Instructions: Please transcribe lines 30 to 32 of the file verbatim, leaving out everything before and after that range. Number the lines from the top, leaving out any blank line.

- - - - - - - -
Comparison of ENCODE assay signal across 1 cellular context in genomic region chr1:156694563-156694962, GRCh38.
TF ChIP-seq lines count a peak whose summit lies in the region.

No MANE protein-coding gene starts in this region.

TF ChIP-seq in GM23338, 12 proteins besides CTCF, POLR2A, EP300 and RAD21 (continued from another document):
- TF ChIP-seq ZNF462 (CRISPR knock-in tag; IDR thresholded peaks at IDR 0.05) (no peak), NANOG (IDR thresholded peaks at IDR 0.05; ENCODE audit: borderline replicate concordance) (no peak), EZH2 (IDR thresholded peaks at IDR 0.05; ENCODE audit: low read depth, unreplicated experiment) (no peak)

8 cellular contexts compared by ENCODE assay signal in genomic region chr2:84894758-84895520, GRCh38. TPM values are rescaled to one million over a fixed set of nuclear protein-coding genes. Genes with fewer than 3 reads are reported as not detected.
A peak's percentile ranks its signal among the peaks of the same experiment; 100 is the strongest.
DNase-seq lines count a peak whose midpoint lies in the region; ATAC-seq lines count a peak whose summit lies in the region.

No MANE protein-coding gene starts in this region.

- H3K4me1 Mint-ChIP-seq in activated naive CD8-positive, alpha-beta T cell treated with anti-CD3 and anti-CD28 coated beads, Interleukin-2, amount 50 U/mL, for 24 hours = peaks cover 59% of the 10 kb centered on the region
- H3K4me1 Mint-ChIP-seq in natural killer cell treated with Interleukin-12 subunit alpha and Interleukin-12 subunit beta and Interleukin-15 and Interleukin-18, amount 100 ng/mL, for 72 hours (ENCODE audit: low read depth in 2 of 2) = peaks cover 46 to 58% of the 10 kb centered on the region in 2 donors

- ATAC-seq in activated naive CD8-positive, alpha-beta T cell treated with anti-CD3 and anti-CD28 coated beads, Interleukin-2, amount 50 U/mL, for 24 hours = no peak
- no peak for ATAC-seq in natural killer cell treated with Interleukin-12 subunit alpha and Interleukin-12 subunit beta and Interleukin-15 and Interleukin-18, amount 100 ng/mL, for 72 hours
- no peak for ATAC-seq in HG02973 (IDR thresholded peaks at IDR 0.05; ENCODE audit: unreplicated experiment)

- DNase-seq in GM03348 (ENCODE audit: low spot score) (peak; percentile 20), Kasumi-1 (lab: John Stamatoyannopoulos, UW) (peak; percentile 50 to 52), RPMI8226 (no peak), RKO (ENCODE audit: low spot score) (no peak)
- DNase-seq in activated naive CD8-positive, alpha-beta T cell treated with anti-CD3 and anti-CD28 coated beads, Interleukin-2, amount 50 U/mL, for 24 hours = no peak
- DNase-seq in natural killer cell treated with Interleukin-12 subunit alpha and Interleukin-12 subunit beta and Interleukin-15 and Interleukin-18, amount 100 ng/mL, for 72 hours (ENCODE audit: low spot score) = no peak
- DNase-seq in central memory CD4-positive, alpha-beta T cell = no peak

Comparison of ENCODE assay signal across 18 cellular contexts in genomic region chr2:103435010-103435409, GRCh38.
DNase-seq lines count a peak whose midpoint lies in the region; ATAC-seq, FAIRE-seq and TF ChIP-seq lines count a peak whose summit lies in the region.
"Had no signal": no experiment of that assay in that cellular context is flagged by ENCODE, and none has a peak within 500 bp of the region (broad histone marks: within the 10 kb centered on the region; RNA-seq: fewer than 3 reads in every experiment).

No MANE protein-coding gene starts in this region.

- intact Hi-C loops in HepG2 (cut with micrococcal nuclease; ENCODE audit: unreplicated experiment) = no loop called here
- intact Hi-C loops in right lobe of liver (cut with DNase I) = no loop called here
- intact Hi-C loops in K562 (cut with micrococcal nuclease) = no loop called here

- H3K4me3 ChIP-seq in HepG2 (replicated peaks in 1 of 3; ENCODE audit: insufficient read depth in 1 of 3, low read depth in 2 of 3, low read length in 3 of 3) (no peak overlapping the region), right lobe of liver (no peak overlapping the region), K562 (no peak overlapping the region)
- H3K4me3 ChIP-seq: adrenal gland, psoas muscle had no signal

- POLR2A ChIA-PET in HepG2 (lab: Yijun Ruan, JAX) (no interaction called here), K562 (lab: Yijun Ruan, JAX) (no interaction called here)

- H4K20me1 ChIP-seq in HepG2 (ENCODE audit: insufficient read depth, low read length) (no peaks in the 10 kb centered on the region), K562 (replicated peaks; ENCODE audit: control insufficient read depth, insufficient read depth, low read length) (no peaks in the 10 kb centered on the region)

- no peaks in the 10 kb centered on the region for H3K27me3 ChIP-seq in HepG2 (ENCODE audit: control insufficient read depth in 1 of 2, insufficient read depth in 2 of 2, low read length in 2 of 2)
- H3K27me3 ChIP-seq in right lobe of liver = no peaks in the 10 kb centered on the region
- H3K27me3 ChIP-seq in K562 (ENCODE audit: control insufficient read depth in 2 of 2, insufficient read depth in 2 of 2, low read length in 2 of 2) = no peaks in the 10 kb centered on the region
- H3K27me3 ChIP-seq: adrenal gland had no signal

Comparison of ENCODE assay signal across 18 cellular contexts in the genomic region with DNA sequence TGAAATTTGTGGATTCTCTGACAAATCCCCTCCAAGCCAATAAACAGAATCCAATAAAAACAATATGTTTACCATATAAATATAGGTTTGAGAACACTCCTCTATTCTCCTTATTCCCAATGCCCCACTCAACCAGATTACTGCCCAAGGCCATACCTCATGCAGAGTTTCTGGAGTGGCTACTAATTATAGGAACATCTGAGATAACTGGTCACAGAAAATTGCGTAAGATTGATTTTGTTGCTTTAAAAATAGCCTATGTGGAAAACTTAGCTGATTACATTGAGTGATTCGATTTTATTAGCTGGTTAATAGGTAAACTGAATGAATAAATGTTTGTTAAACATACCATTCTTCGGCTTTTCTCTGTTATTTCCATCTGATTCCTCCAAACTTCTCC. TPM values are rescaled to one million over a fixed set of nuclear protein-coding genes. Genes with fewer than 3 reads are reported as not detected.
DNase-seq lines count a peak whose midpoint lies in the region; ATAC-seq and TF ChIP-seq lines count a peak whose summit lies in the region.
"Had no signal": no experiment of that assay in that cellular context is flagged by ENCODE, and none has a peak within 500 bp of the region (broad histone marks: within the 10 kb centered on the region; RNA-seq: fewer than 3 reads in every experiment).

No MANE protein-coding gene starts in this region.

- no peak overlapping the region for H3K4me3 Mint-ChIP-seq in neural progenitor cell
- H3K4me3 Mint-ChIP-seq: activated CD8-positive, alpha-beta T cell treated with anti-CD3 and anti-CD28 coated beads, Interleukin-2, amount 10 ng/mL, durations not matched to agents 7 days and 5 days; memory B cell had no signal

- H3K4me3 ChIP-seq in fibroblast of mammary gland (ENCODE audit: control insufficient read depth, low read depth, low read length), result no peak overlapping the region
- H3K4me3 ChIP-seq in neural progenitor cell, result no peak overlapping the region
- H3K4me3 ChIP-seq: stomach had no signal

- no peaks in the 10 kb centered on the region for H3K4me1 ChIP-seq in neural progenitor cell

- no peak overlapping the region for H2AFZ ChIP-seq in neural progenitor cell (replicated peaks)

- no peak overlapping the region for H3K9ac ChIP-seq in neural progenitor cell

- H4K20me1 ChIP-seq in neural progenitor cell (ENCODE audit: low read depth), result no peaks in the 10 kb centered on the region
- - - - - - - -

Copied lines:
- no peaks in the 10 kb centered on the region for H3K27me3 ChIP-seq in HepG2 (ENCODE audit: control insufficient read depth in 1 of 2, insufficient read depth in 2 of 2, low read length in 2 of 2)
- H3K27me3 ChIP-seq in right lobe of liver = no peaks in the 10 kb centered on the region
- H3K27me3 ChIP-seq in K562 (ENCODE audit: control insufficient read depth in 2 of 2, insufficient read depth in 2 of 2, low read length in 2 of 2) = no peaks in the 10 kb centered on the region